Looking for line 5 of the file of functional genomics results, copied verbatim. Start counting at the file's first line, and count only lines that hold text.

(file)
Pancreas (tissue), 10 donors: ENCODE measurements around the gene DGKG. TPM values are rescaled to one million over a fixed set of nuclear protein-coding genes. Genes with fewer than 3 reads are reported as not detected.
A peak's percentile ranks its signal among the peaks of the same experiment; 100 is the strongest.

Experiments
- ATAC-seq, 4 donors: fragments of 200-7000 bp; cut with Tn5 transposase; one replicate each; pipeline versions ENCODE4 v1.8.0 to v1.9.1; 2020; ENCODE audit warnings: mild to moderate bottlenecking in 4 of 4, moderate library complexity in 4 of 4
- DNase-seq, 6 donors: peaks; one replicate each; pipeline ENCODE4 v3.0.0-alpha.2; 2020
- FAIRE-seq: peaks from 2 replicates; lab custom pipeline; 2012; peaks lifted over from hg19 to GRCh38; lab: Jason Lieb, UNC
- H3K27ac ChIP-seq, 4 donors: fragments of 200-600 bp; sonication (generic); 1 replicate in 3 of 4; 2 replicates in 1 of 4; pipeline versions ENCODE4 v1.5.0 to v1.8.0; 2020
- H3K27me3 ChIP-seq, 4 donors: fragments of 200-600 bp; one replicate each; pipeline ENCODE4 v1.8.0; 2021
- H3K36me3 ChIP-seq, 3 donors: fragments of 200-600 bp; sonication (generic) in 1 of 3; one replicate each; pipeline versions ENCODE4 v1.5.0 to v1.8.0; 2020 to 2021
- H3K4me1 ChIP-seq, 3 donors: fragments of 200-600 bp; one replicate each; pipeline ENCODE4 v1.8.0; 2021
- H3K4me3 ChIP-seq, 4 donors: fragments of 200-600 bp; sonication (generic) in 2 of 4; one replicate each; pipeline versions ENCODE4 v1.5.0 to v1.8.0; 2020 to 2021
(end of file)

- DNase-seq, 6 donors: peaks; one replicate each; pipeline ENCODE4 v3.0.0-alpha.2; 2020